Sweetness & Lightning, Vols. 1-3

By Gido Amagakure | Published by Kodansha Comics

sweetness1Widowed math teacher Kohei Inuzuka wants to do his best when it comes to raising his daughter, Tsumugi. It’s been six months since his wife passed away, and because he has never had much of an appetite and hasn’t fared well with cooking in the past, he mostly relies on store-bought fare for Tsumugi. However, after they run into one of his students, Kotori Iida, while looking at cherry blossoms, he can’t help but notice how fascinated Tsumugi is by the home-cooked lunch Kotori’s been eating. To make his daughter happy, he ends up taking her to Kotori’s family restaurant, which leads to regular dinner parties where they experiment with making different things together.

Sweetness & Lightning is not the only food manga currently being released in English, but it does offer something a bit different. Whereas Food Wars! features students enrolled at an elite culinary academy and What Did You Eat Yesterday? focuses on an accomplished home cook, Sweetness & Lightning is about neophytes. Almost everything is new to Inuzuka, and though Kotori is an enthusiastic fan of food with a chef for a mother, her own fear of knives has prevented her from doing much beyond making rice. With her busy mother helping with recipes and easy-to-follow instructions, the trio learns how to make things like Salisbury steak, sweetness2chawanmushi, and some seriously drool-inducing gyoza. Recipes are included, and for the first time, I feel like they’re actually something I might attempt.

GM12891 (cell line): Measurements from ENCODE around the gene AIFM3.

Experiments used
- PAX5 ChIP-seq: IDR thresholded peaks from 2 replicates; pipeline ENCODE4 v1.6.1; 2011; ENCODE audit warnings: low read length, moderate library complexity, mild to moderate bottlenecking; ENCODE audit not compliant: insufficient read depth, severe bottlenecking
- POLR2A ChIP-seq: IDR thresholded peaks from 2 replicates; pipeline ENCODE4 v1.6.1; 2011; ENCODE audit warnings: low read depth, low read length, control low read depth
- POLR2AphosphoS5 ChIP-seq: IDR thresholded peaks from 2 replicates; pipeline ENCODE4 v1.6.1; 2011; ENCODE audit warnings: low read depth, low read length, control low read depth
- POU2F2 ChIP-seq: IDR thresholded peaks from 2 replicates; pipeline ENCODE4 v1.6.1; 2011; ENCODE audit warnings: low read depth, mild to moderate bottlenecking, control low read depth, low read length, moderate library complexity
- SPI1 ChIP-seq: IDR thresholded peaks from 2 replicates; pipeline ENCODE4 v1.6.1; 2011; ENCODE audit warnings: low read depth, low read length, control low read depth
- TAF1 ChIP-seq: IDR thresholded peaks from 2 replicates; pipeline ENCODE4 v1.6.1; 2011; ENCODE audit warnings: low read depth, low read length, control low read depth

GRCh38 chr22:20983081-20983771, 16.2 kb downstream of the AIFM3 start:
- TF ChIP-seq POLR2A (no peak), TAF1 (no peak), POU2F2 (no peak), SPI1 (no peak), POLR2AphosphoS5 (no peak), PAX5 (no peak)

The secondary focus of the story is on Inuzuka’s life as a single parent. Between having to leave work to pick a sick Tsumugi up from preschool, or losing sight of her at a crowded festival, or reacting to her leaving the apartment while he’s sick, he does his best to parent her in a loving and rational way. After being reunited at the festival, for example, I love the way he shows her that he’s been scared and upset, and yet recognizes that she feels bad about running off and is not a bad kid at heart. Tsumugi is a girl with a great deal of enthusiasm for life, and Inuzuka wants to preserve that as much as possible. Their bond is very sweet.

Of course, the questionable propriety of afterhours teacher-student socializing isn’t lost on Inuzuka, who consults with a colleague (and Kotori’s mother) prior to agreeing to the arrangement. sweetness3He and Kotori maintain their distance at school, and he frequently worries about inconveniencing her mother. And yet, the gatherings make Tsumugi so happy—and even lift her spirits when she begins to truly comprehend the permanence of her mother’s absence—that he gratefully accepts the Iidas’ hospitality. He behaves professionally at all times. Kotori, however, seems to be developing feelings for him, though it’s all mixed up as she sees him as both a guy and as a father figure. I wouldn’t be surprised if the manga ends with them getting married, but I hope nothing romantic ensues for a very long time.

Ultimately, this is a sweet, occasionally poignant, slice-of-life story about a father learning to prepare food for his daughter. It’s adorable in a non-treacly sort of way and I very much look forward to continuing.

Sweetness & Lightning is ongoing in Japan, where it is up to eight volumes. Kodansha will release volume four in English later this month.

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Comments

  1. It’s also being simul-published at Crunchyroll so it’s quite farther ahead than the print releases.


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